Syria Digital Lab sat down with Ahmad Sufian Bayram, Syrian entrepreneur, activist and author of ‘Entrepreneurship in Exile – offering Insights into Syria Refugees Startups in Host Countries’. Today, Ahmad is the Regional Manager at Techstars Middle East and Africa, a worldwide network that helps entrepreneurs succeed.
During our chat, Ahmad told the SDL team about his opinions on and requirements for building a thriving technology ecosystem for Syrian entrepreneurs. He shed light on some fascinating research from his work and called on some of the region’s most prominent entrepreneurs to join Syria Digital Lab and help us #Solve4Syria.
Part I: The Syrian Entrepreneurship Landscape
1. We want to create an ecosystem where Syrian entrepreneurs can thrive. What do you think entrepreneurs need most to succeed?
Through my work at Techstars, I find myself, on a daily basis, helping founders and connecting them to entrepreneurial ecosystems around the world. From Silicon Valley to Berlin, to Cape Town and Dubai, I came to realize that entrepreneurship cannot exist without an ecosystem to support it. I learned that startup success has much more to do with finding a supportive environment than simply having a brilliant idea.
To help Syrian entrepreneurs overcome the many barriers that prevent them from turning dreams into realities, we need to induct entrepreneurs into local business environments and build supportive refugee communities. Moreover, we must provide entrepreneurs with regulatory policies and grant Syrian entrepreneurs access to funding and banking services.
2. Can you tell us a little bit about the trends and demographics you are seeing in the Syrian entrepreneurship space?
Throughout the decade spanning the Syrian conflict, refugees have shown extraordinary strength and admirable resilience. Many have gone on to achieve their ambitions of becoming entrepreneurs. However, they are often referred to with the prefix ‘refugee’ or ‘immigrant’. Interestingly, they boast far higher entrepreneurship rates than the native population where they settled. In Turkey, Jordan, Germany, and Canada, we hear stories of many Syrian refugees who took a step and made a decision to start their own businesses and become entrepreneurs.
3. What sectors do you see the most innovation come from?
Through my research we found that Syrian entrepreneurs in host countries contributed to a wide range of sectors. The most common industry was ‘general services’, with 28.5% of participants opening businesses such as restaurants, grocery stores, barbershops, etc.
The second most common sector among independent Syrian entrepreneurs was information and technology along with administrative services with 27.8% of startups participating in our study registering businesses in this field.
Part II: Syria Digital Lab
1. Here at SDL we talk a lot about building a digital ecosystem for entrepreneurs to thrive in, what is needed to build such an ecosystem in your opinion?
Building a startup ecosystem takes long-term commitment and consideration. In Brad Feld’s book ‘Startup Communities’, Feld contends that “entrepreneurs have to take a long-term view (20+ years)”. And I agree, this mindset will push support organizations to collaborate rather than compete and think long-term rather than short-term.
2. How can individuals support Syrian entrepreneurs?
Many people can play a major role to support Syrian startups. Syrians who have immigrated earlier must assume responsibility for helping new Syrian businesses by providing guidance and counseling. They can also play a vital role in connecting newcomers with local businesses and government officials while advocating for new enterprises and providing information and legal support for Syrian refugee entrepreneurs. For example, many Syrian entrepreneurs don’t have the knowledge to navigate these processes and need advice on how to establish businesses in their host countries.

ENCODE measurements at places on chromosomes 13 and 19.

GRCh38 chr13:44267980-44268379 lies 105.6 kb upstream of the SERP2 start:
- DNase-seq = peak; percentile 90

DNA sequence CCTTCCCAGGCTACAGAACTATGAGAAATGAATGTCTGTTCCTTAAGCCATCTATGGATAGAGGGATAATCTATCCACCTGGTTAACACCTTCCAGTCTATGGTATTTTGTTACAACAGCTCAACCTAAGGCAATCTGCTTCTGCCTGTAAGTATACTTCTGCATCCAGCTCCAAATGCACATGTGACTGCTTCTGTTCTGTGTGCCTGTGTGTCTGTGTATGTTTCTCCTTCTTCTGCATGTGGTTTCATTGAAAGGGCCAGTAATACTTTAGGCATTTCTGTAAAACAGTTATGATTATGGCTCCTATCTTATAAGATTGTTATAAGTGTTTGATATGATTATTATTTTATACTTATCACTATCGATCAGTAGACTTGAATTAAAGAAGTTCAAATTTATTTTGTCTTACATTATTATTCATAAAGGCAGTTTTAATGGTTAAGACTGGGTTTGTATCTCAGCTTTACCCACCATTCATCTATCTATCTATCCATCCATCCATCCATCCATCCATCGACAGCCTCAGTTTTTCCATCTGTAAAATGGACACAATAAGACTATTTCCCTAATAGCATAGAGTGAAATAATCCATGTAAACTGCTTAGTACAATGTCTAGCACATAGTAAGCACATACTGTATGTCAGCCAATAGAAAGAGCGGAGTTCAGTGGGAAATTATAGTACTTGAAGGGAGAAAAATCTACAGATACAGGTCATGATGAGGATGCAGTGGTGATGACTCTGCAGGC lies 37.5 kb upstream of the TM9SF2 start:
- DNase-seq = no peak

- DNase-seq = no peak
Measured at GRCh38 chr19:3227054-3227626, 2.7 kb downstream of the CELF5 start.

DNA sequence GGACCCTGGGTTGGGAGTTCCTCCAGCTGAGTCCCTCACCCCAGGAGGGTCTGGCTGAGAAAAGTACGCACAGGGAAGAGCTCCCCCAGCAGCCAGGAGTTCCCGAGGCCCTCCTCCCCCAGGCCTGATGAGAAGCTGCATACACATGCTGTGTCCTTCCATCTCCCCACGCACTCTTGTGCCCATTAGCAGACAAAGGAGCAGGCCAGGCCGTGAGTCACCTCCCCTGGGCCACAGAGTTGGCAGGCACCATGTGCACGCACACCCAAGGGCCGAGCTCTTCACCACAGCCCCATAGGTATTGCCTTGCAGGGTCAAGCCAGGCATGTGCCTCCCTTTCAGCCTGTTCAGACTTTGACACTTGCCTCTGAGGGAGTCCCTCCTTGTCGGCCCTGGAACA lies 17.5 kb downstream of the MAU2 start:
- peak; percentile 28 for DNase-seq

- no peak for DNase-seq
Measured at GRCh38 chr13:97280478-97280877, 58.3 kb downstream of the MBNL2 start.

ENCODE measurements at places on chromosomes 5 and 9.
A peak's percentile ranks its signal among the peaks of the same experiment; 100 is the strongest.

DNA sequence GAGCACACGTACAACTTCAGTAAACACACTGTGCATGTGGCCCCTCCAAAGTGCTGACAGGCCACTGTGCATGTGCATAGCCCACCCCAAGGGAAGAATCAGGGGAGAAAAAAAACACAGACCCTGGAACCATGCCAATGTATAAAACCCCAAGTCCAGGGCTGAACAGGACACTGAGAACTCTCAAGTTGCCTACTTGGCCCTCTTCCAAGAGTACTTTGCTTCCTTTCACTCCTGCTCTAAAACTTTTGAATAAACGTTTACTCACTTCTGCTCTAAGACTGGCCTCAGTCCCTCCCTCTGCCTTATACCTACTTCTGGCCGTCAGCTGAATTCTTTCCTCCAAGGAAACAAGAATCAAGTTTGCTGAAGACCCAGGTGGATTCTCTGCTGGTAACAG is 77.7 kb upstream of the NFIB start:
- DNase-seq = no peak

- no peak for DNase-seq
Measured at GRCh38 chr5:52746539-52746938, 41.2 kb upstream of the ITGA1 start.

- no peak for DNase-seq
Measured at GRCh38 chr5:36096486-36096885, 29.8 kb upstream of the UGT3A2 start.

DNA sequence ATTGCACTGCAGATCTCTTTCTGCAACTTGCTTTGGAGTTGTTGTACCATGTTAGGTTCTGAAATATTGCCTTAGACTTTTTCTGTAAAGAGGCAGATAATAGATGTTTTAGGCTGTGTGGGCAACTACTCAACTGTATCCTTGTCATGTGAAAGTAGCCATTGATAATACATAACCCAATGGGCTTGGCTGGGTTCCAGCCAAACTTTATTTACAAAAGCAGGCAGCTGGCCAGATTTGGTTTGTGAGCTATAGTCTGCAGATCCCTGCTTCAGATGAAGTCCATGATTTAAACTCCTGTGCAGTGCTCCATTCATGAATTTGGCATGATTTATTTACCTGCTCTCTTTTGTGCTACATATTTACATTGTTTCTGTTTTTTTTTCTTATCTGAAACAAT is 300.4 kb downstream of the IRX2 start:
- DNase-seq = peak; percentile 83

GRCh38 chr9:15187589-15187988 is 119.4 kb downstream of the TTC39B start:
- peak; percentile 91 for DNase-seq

3. Who else do u think we should invite into the SDL ecosystem?
Saleem Najjar, Co-Founder of Yapip and Sharqi Shop
Ronaldo Mouchawar, CEO and co-founder of Souq.com
Abdalghani Agha, CEO and co-founder of Hasob
Lojain Jbawi, CEO and co-founder of Louji.
4. We have a number of challenges across a variety of sectors. Currently we are focused don healthcare, education and youth engagement. Do you feel these are the most pressing issues Syrians in Syria, the diaspora and host communities face?
Yes. Those are the top sectors. I’d add social impact to the above as well.
Part III: The Path to Success
1. Where do you see the greatest opportunity in the tech sector for Syrian entrepreneurs?
I would not limit the opportunities to one sector. We’ve seen successful Syrian businesses in many fields.
2. And the biggest challenges? What do you see as the greatest obstacles for Syrian entrepreneurs operating in the tech sector?
Based on a study that I published earlier this year exploring the major challenges Syrian founders face, travel limitations emerged as the greatest obstacle for Syrian entrepreneurs. Refugees are denied permission to leave the country or even the camp they settled in. The complex regulatory policies and unfriendly rules towards displaced persons add another layer of challenges for ambitious businesses
3. What is one piece of advice you have for entrepreneurs?
If you’re not willing to invest in yourself, why should anybody be willing to invest anything in you?
Investors usually invest in people, not in ideas. So, you have to keep learning, keep growing and keep working on your mindset. Attend online courses, peer-to-peer learning groups, learn from your friends, share knowledge.
4. How much of success do you attribute to luck and how much do you think is skill?
In my opinion, it very much has to do with skill rather than luck. The harder you work, the more opportunity and chance you create to yourself.